While the old guard of antisemites press on with their tropes of Judaism as a baby-killing religion and Jewish control of the U.S. government vis-a-vis abortion policies, a younger generation of antisemites has pushed the same narratives – supplemented with threats of violence.

The 2020s

E. Michael Jones continues to share his antisemitic views on abortion with his online following. In the wake of the leaked SCOTUS draft opinion in May 2022, Jones accused Jews of “cultural terrorism” in one video stream shared on his BitChute channel and in another posited that Jews “get away with” “imposing their religion on the entire country” due to “Jewish privilege.” He called on his followers to “rectify this,” saying: “This is our last chance to do this.”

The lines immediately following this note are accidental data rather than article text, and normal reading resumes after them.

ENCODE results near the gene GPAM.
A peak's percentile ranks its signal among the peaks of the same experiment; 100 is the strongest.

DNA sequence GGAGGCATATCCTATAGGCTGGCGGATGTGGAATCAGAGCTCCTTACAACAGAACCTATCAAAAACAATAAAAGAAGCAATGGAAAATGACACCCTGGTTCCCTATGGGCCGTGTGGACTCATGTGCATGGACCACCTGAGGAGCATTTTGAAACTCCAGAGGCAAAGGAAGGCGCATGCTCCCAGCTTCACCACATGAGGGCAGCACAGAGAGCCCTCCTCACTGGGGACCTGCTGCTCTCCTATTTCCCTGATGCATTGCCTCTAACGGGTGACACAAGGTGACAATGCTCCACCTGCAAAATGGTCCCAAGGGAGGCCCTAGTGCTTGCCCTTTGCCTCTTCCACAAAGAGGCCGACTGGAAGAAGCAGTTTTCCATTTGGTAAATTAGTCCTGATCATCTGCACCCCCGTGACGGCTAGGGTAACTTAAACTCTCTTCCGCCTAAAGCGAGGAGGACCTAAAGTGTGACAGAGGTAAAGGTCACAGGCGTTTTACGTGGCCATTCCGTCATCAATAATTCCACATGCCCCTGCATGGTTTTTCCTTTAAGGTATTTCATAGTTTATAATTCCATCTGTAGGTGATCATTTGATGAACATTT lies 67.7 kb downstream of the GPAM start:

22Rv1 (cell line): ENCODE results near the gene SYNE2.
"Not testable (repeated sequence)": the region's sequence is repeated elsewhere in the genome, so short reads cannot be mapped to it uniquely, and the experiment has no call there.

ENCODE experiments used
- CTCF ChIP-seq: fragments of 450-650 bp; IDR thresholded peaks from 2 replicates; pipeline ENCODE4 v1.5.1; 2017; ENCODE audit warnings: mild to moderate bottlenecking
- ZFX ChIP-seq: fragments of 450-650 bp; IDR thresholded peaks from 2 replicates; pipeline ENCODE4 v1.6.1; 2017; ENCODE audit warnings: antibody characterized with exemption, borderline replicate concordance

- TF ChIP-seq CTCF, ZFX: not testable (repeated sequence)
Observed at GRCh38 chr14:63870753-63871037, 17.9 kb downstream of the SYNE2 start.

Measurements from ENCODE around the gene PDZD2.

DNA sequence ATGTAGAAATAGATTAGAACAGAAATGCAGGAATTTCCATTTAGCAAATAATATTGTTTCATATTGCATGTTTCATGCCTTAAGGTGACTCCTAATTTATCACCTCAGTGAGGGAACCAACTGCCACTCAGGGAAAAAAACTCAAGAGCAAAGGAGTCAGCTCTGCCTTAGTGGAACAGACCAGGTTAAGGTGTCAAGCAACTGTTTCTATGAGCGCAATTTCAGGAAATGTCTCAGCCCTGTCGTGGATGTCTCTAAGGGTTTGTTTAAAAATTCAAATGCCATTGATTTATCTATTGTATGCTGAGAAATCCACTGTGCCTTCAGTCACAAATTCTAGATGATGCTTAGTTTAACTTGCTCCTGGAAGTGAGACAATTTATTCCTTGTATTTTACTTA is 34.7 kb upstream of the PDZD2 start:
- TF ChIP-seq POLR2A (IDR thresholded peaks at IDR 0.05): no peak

TruNews, a fundamentalist Christian streaming news and opinion platform that has increasingly featured antisemitic and anti-Zionist content, has also pushed antisemitic abortion rhetoric over the last few years. In January 2019, TruNews featured a two-part segment titled, “Roe V. Wade: TruNews Looks at Jewish Contribution to Legalized Abortion.” The series opened with the statement, “In memorial to the 61 million babies killed by abortionists in America, TruNews will highlight the contribution of American Jews to legalize abortion and to keep it as the law of the land.”

Echoing E. Michael Jones’ assertions of Jewish control over American policies, the first TruNews episode referred to “murdering babies” as “Jewish theology” and explained that the United States is now ruled by Jewish theology, which is a mechanism of mind control. In the second episode, TruNews founder Rick Wiles said, “The real Jewish holocaust, however, is abortion...10 times as many American boys and girls have died in Jewish controlled baby slaughterhouses called Planned Parenthood. Yes, abortion is America's true Jewish holocaust.”